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Friday, 31 January 2014

Why banning bespectacled animals on T-shirts is not a good idea.

Tesco have just announced that they are banning a range of clothing featuring animals wearing glasses alongside the words 'geek' and 'nerd'.  But is this decision the right thing to do?

Of course as a mother, we want to protect our children from the big, wide world, and that instinct kicks in moreso when our child has something that may make them stand out from the crowd.  I appreciate the desire to wrap our children up in cotton wool and keep them safe from hurt, but this campaign seems to be dreadfully misplaced and in my opinion, a step back from achieving acceptance for our 'different' children.

Freddy has worn glasses since he was a toddler as he has one eye that refuses to behave!  He is patched and has regular hospital appointments, so I understand what it is like to have a child who wears glasses. Thankfully, we have not experienced many negative reactions from his peers.  In fact his school friends tend to be very interested in his latest glasses designs featuring Moshi Monsters or the Mr Men.  In fact glasses have had their status as a fashion accessory escalated recently.  Teens without eye problems, opt for non-prescription eyewear and geek chic is totally en vogue.  I feel that this trend is in part fueled by the way that glasses have been featured in the mainstream as a cool logo on clothing, bags and stationery products.  Suddenly, the nightmare NHS glasses of my own youth have achieved cult status!  this is something to be celebrated.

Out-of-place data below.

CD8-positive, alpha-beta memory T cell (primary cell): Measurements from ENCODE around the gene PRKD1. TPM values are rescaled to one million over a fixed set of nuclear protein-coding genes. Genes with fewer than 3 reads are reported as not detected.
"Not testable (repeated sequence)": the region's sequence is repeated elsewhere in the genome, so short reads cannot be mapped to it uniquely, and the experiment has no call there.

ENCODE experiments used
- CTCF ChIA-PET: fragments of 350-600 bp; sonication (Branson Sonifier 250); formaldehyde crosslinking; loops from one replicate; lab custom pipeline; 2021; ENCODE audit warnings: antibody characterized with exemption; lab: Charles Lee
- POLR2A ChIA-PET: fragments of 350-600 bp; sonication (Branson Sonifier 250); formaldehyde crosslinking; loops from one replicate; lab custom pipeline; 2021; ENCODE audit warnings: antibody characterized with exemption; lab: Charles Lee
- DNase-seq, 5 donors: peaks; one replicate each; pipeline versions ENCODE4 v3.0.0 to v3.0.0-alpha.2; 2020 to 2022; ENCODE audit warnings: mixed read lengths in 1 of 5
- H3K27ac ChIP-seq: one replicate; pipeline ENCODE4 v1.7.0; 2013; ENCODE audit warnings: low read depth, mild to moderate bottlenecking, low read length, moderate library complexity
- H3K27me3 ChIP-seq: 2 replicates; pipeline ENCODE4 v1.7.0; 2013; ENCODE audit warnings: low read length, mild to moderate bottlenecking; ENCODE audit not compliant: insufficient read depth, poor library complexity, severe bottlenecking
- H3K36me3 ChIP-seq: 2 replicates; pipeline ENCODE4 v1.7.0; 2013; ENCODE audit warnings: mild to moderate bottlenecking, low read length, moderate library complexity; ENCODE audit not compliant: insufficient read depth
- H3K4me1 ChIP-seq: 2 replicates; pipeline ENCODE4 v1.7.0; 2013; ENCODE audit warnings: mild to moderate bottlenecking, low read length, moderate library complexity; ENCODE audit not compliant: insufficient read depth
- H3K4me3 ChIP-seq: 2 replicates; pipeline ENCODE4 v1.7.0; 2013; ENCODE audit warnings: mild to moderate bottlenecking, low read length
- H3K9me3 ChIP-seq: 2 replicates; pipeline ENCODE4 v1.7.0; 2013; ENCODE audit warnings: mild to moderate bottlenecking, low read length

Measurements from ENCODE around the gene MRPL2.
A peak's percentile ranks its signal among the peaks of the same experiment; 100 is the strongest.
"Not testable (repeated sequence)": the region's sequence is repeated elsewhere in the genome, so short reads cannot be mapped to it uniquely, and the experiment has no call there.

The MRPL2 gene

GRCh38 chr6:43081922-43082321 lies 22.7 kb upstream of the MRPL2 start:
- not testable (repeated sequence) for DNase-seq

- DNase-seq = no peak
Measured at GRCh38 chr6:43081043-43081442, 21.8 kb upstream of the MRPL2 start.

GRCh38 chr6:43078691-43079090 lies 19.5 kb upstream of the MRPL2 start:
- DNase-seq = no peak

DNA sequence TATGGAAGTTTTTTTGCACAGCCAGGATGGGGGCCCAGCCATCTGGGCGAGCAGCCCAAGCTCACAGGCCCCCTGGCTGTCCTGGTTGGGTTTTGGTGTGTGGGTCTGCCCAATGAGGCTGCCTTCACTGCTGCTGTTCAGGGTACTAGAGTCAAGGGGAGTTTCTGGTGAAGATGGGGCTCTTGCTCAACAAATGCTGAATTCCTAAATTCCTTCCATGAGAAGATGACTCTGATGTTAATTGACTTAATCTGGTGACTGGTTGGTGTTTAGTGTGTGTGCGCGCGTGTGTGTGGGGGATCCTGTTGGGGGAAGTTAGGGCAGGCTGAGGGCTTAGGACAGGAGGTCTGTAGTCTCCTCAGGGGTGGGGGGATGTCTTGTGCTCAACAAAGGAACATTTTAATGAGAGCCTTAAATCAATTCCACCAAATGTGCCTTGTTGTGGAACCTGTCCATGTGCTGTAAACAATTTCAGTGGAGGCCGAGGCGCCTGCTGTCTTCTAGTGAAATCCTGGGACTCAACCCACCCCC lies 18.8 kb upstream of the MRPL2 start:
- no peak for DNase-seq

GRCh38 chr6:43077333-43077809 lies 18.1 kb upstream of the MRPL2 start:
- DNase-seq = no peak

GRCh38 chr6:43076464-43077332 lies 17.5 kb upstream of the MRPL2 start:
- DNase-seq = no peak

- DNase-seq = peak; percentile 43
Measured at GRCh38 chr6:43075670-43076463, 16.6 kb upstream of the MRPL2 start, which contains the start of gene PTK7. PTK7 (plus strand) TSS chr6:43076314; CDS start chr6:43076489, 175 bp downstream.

Having giraffes or zebras wearing glasses on a T-shirt range, children are seeing spectacle wearing as something normal and fun.  Children with glasses can relate to the images and know that wearing specs is something perfectly normal.  In fact, I deliberately source items with glasses on for Freddy.  I chose his lunchbox because it featured a chimpanzee wearing glasses and I could say "He's got cool glasses just like you!"  It empowers him to see that glasses are fun, fashionable and not swept under the carpet in an attempt to deny imperfection exists.


Tiny Me, lunch box


I have in fact NOT bought items because they DIDN'T feature glasses.  For example I was going to buy little figurines for Christmas to hang on the tree.  Each figurine would represent each family member.  But all the little boy figurines clearly had 20/20 vision and not a single pair of glasses was in sight in any of the versions available.  Buying a figurine that was not a depiction of my son's true image seemed to imply that he was not as good as the little boys that these figurines were intended to depict.  If figurine makers didn't think glasses were a cool accessory, then I did not want their product on my Christmas tree.  Glasses are a part of my boy and are not something I want to deny.  I don't want them to be conspicuously absent from products in the shops.  I want glasses wearers to be hailed loudly and proudly!  I want glasses wearers represented not hidden.